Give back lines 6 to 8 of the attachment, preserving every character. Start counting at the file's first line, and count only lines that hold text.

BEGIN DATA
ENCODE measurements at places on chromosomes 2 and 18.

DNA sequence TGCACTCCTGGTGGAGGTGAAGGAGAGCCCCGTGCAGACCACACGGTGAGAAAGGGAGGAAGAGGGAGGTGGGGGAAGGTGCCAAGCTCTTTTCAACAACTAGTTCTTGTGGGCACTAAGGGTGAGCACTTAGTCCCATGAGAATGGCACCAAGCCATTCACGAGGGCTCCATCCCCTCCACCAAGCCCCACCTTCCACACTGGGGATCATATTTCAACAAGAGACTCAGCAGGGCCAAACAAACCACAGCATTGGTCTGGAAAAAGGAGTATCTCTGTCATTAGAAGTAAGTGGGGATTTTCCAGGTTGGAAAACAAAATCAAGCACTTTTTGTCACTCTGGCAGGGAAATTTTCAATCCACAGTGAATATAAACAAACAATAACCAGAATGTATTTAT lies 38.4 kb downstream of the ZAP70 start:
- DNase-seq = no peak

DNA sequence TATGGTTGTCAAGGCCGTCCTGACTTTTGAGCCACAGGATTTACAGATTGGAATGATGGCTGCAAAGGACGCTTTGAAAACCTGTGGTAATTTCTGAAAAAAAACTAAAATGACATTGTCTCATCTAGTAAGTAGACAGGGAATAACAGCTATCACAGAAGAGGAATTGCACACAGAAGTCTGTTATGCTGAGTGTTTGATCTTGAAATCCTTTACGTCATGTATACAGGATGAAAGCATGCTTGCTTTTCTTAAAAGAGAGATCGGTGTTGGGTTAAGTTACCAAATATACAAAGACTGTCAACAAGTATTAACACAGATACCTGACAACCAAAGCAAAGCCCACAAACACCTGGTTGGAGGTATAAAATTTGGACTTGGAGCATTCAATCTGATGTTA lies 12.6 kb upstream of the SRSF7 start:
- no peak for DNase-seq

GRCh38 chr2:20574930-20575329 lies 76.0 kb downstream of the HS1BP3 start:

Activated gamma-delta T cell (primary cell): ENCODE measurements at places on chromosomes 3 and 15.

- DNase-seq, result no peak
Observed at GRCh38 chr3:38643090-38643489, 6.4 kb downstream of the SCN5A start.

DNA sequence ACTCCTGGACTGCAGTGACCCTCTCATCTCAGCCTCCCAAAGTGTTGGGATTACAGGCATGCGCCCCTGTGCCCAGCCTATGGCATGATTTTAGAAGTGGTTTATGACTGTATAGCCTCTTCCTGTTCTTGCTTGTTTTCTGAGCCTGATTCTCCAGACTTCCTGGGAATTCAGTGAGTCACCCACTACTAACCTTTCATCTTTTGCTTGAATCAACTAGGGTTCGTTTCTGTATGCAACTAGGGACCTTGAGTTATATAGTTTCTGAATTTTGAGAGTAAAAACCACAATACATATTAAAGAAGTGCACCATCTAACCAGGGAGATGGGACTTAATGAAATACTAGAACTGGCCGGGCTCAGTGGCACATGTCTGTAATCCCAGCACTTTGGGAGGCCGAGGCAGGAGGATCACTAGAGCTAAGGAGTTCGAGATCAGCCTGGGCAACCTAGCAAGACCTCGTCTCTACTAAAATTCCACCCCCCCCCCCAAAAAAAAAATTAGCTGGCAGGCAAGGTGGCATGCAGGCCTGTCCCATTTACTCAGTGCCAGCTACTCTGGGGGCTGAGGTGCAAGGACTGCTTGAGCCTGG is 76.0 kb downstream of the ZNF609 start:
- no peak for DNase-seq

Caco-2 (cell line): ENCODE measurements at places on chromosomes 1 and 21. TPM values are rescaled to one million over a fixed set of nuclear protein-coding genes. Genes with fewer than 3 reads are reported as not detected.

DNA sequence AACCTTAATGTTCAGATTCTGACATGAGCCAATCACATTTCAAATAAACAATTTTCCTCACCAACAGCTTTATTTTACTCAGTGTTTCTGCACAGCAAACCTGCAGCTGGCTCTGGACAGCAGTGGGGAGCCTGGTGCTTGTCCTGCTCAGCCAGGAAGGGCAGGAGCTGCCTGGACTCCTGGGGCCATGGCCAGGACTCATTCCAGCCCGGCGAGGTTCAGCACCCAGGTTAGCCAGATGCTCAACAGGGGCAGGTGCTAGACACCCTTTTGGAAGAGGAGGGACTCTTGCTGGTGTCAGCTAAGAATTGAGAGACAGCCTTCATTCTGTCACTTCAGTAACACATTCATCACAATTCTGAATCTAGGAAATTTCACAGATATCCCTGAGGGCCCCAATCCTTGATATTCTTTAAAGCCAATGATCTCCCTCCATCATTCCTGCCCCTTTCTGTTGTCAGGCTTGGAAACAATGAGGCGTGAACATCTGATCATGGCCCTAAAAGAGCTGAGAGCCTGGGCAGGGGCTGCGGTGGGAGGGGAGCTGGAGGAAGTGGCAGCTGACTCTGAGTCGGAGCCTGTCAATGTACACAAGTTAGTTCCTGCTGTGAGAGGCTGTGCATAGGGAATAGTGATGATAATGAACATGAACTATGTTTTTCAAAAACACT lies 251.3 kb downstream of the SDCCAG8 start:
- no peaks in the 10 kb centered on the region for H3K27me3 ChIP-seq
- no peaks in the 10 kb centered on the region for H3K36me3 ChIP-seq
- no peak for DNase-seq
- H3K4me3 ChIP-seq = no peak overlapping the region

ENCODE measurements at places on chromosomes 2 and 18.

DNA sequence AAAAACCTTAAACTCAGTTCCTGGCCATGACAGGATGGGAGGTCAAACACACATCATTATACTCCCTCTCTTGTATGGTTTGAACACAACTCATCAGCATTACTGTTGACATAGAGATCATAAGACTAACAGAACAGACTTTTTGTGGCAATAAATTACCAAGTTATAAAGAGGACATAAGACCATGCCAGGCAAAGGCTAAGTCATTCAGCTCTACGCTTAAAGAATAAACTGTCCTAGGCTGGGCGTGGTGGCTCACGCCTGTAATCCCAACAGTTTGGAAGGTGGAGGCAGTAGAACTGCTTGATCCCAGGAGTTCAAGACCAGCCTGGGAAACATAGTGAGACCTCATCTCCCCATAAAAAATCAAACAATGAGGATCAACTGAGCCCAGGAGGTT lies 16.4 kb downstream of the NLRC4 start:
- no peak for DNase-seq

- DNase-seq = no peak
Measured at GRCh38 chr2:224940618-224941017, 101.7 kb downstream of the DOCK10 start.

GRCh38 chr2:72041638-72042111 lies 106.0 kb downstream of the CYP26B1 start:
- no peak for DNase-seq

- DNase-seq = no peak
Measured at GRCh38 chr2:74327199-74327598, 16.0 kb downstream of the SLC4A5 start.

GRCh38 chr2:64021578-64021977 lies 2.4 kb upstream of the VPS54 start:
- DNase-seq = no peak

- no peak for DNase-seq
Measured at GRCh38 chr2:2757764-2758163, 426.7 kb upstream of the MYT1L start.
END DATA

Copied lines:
GRCh38 chr2:20574930-20575329 lies 76.0 kb downstream of the HS1BP3 start:

Activated gamma-delta T cell (primary cell): ENCODE measurements at places on chromosomes 3 and 15.

- DNase-seq, result no peak